SECRETARY FISHER ISSUES EAT LOCAL CHALLENGE FOR THANKSGIVING
Highlights the Availability of Jersey Products For the Fall Holiday Meal
For Immediate Release: November 22, 2010
Contact: Lynne Richmond
(HIGHTSTOWN) -- New Jersey Secretary of Agriculture Douglas H. Fisher today urged residents to seek out local items for their Thanksgiving dinners, saying all the ingredients for the meal are grown or produced right here in the Garden State.
“From greens for salad, potatoes, carrots and turkey to cranberry sauce, apples for apple pie and wine, it’s really satisfying to assemble an all-Jersey meal for Thanksgiving,” said Secretary Fisher. “I urge everyone to share in the bounty right at their fingertips and visit a local farm, winery, specialty store, supermarket or year-round farmers market to find Jersey Fresh ingredients for their great taste and health benefits and to support our agricultural industry.”
Jersey Fresh is no longer strictly fresh produce; there are many processed products being made using Jersey Fresh. Nina Rizzo, owner of Jersey Jams and Jellies, uses only ingredients and fruit grown on organic or sustainable farms in New Jersey in her products. She spent some time this afternoon showing Secretary Fisher how simple it is to can cranberry sauce, using Jersey Fresh cranberries from Paradise Hill Farm in Vincentown, Burlington County.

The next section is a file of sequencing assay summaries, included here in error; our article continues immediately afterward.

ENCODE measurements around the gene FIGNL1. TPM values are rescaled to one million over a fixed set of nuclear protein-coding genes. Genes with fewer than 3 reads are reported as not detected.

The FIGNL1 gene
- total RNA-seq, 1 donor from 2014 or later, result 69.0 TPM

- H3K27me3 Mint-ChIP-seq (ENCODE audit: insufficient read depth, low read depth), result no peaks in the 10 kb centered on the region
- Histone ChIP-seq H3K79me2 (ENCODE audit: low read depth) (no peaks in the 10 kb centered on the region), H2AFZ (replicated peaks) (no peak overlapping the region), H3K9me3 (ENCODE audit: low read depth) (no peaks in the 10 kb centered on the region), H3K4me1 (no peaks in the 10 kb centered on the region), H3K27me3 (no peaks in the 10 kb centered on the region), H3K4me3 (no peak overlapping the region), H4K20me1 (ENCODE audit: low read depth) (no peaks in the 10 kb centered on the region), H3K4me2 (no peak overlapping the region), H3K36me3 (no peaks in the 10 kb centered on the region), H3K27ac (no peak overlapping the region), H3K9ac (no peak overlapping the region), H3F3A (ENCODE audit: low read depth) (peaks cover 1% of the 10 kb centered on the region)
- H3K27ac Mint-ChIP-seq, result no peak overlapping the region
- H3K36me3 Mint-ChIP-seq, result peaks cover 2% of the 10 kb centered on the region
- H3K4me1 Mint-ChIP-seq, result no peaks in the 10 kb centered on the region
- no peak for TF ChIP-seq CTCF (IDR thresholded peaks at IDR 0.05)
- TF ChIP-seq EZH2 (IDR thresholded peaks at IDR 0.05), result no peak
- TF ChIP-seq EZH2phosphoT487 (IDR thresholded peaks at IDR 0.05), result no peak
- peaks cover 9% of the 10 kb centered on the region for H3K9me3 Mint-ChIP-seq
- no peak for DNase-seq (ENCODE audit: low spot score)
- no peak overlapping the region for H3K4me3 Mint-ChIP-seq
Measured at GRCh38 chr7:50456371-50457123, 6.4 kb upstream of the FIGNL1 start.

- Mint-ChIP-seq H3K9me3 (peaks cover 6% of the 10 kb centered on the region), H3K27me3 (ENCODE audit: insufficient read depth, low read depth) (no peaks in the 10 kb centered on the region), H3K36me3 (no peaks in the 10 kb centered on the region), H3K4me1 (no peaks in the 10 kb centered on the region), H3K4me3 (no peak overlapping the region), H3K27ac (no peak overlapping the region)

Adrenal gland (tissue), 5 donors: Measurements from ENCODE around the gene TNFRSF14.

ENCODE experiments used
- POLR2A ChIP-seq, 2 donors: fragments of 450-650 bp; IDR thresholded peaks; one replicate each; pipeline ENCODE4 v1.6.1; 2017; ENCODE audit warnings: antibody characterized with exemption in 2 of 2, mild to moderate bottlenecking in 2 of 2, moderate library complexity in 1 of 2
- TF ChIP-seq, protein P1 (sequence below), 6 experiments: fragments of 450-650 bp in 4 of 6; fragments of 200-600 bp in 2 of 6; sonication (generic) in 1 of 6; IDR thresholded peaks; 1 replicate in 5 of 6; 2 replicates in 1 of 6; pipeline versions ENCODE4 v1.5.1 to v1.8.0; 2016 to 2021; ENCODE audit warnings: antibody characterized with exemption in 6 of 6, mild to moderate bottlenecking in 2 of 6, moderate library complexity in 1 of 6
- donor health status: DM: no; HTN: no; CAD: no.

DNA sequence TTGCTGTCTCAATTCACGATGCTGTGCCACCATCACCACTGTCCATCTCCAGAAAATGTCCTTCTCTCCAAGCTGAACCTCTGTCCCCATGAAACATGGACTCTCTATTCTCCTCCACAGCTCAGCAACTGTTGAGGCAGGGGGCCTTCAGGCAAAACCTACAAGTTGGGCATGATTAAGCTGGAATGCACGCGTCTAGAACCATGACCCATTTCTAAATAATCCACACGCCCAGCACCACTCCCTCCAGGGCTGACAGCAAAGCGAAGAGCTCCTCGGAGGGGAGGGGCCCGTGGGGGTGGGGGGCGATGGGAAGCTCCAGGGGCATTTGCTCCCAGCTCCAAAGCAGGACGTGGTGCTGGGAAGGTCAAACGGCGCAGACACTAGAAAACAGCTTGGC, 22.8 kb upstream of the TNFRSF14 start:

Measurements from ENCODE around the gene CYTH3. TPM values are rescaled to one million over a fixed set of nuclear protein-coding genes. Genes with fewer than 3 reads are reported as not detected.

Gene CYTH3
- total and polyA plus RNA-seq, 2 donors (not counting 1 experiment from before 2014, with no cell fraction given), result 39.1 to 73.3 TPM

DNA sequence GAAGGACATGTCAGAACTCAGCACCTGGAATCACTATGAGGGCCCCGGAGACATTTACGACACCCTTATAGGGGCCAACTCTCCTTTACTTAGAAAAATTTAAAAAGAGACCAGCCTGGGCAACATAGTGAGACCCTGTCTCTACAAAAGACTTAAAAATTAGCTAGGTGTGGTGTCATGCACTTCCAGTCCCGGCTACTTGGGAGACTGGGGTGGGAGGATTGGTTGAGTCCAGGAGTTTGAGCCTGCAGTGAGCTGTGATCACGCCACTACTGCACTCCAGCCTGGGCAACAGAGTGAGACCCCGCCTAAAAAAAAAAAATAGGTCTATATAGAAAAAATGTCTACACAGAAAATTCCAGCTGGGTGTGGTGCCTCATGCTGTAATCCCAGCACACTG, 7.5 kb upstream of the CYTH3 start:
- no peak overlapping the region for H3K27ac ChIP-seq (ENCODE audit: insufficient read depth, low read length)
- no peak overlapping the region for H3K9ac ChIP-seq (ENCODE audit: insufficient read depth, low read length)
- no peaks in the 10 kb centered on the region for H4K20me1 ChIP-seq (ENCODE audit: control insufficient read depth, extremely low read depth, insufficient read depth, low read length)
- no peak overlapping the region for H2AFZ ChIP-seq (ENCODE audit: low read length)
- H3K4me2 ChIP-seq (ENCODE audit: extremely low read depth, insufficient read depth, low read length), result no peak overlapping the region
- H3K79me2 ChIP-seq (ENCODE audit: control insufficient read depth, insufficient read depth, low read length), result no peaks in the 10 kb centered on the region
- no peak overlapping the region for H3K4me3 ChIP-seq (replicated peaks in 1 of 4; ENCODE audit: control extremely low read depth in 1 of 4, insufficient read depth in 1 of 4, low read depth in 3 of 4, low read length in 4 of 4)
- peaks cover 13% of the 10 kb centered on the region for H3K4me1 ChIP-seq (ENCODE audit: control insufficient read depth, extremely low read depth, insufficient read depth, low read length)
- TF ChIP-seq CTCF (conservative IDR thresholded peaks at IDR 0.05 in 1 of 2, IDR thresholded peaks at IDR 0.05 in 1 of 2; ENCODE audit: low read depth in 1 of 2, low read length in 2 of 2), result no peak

Rizzo said she started paying attention to food labels after the birth of her son, Hendrick, now 5. She felt if she made her own food, she could ensure the quality of the ingredients in her son’s diet. She initially began canning applesauce, jams and jellies because those are staples in the diets of many children.
Nina Rizzo and Secretary Fisher can the freshly-made Jersey Fresh cranberry sauce
“It’s very important to use local fruits in canning because just-picked fruits have the most flavor and nutrient value,” said Rizzo. “I started this brand to help farmers because, even though we live in the Garden State, too many of us don’t know exactly where food comes from, its seasonality and the importance of supporting local agriculture. I want to promote a positive image of the Garden State as a place where consumers can get the best-tasting fruits available.”
Rizzo uses simple ingredients for her cranberry sauce, saying the process is easy for home cooks to replicate.
Nina’s Cranberry Sauce
8 cups fresh or frozen Jersey Fresh cranberries
2 cups apple cider
2 cups sugar
1/2 tsp. cinnamon
1 pod cardamom
Bring the apple cider to a boil on medium-high heat. Add the cranberries and the cardamom pod and cook for about 10 minutes, until at least half the berries have popped and the sauce is mushy. Run the mixture through a food mill to remove seeds. Put back in the pot and cook with sugar and cinnamon. Bring to a rolling boil for 1 minute. You can serve hot or cold. Follow canning directions if you want to make the product shelf-stable for up to a year, or refrigerate immediately if you will be eating the sauce within a few weeks. Makes five 8-oz. jars.
For more Jersey Fresh recipes, visit www.state.nj.us/jerseyfresh/recipes/recipefile.htm.
To see what’s in season, visit www.state.nj.us/jerseyfresh/searches/availability.htm.
For more information on where to find Jersey Fresh, visit www.jerseyfresh.nj.gov.